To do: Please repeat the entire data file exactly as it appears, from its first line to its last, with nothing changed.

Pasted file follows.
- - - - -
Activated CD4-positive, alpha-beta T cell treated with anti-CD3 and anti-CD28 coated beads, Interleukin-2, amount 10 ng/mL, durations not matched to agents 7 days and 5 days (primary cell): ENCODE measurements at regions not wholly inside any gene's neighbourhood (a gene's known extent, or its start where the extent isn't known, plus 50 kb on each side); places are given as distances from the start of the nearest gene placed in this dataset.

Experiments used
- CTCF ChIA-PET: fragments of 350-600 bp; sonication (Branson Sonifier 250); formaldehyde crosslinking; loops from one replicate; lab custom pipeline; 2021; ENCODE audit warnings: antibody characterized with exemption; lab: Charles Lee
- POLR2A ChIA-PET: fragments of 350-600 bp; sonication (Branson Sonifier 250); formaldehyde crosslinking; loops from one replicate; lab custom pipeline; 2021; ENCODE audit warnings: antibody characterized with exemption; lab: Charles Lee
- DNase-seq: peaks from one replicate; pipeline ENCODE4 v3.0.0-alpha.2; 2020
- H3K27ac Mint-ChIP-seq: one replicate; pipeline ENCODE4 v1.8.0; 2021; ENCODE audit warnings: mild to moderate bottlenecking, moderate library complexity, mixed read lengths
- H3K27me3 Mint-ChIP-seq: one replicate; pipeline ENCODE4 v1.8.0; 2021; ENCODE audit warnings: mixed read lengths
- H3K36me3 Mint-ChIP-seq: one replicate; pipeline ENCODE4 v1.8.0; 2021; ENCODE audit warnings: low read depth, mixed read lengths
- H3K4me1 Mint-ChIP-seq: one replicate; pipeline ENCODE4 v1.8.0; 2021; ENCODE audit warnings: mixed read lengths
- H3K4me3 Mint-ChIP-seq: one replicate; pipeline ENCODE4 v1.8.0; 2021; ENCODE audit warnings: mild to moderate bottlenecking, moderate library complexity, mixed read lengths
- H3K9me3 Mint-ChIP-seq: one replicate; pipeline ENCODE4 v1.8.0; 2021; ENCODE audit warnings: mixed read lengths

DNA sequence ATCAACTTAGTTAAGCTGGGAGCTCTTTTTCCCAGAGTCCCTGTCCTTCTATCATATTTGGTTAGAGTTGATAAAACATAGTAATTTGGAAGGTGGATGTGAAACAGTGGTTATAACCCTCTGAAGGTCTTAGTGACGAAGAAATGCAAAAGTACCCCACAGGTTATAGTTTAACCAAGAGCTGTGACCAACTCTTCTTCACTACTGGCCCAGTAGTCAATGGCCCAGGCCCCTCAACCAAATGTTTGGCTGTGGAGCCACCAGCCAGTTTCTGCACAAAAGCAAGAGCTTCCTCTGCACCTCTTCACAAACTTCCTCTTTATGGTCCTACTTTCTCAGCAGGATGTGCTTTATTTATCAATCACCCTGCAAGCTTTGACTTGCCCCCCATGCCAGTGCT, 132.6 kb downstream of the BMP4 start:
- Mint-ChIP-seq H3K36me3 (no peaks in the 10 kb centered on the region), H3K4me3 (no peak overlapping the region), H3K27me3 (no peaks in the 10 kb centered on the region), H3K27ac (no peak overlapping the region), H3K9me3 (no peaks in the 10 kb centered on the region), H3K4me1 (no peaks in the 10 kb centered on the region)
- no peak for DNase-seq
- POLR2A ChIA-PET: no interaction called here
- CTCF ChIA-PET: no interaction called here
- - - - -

Activated CD4-positive, alpha-beta T cell treated with anti-CD3 and anti-CD28 coated beads, Interleukin-2, amount 10 ng/mL, durations not matched to agents 7 days and 5 days (primary cell): ENCODE measurements at regions not wholly inside any gene's neighbourhood (a gene's known extent, or its start where the extent isn't known, plus 50 kb on each side); places are given as distances from the start of the nearest gene placed in this dataset.

Experiments used
- CTCF ChIA-PET: fragments of 350-600 bp; sonication (Branson Sonifier 250); formaldehyde crosslinking; loops from one replicate; lab custom pipeline; 2021; ENCODE audit warnings: antibody characterized with exemption; lab: Charles Lee
- POLR2A ChIA-PET: fragments of 350-600 bp; sonication (Branson Sonifier 250); formaldehyde crosslinking; loops from one replicate; lab custom pipeline; 2021; ENCODE audit warnings: antibody characterized with exemption; lab: Charles Lee
- DNase-seq: peaks from one replicate; pipeline ENCODE4 v3.0.0-alpha.2; 2020
- H3K27ac Mint-ChIP-seq: one replicate; pipeline ENCODE4 v1.8.0; 2021; ENCODE audit warnings: mild to moderate bottlenecking, moderate library complexity, mixed read lengths
- H3K27me3 Mint-ChIP-seq: one replicate; pipeline ENCODE4 v1.8.0; 2021; ENCODE audit warnings: mixed read lengths
- H3K36me3 Mint-ChIP-seq: one replicate; pipeline ENCODE4 v1.8.0; 2021; ENCODE audit warnings: low read depth, mixed read lengths
- H3K4me1 Mint-ChIP-seq: one replicate; pipeline ENCODE4 v1.8.0; 2021; ENCODE audit warnings: mixed read lengths
- H3K4me3 Mint-ChIP-seq: one replicate; pipeline ENCODE4 v1.8.0; 2021; ENCODE audit warnings: mild to moderate bottlenecking, moderate library complexity, mixed read lengths
- H3K9me3 Mint-ChIP-seq: one replicate; pipeline ENCODE4 v1.8.0; 2021; ENCODE audit warnings: mixed read lengths

DNA sequence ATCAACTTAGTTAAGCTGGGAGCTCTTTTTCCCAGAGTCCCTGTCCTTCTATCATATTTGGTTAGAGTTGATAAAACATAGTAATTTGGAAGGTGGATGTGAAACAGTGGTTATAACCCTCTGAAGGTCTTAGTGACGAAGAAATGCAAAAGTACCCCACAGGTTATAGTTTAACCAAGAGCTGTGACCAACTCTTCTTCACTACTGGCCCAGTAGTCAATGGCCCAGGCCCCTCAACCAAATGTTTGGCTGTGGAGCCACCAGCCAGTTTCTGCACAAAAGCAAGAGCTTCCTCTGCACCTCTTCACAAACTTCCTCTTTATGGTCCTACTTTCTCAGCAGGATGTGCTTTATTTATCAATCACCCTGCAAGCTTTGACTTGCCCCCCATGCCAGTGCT, 132.6 kb downstream of the BMP4 start:
- Mint-ChIP-seq H3K36me3 (no peaks in the 10 kb centered on the region), H3K4me3 (no peak overlapping the region), H3K27me3 (no peaks in the 10 kb centered on the region), H3K27ac (no peak overlapping the region), H3K9me3 (no peaks in the 10 kb centered on the region), H3K4me1 (no peaks in the 10 kb centered on the region)
- no peak for DNase-seq
- POLR2A ChIA-PET: no interaction called here
- CTCF ChIA-PET: no interaction called here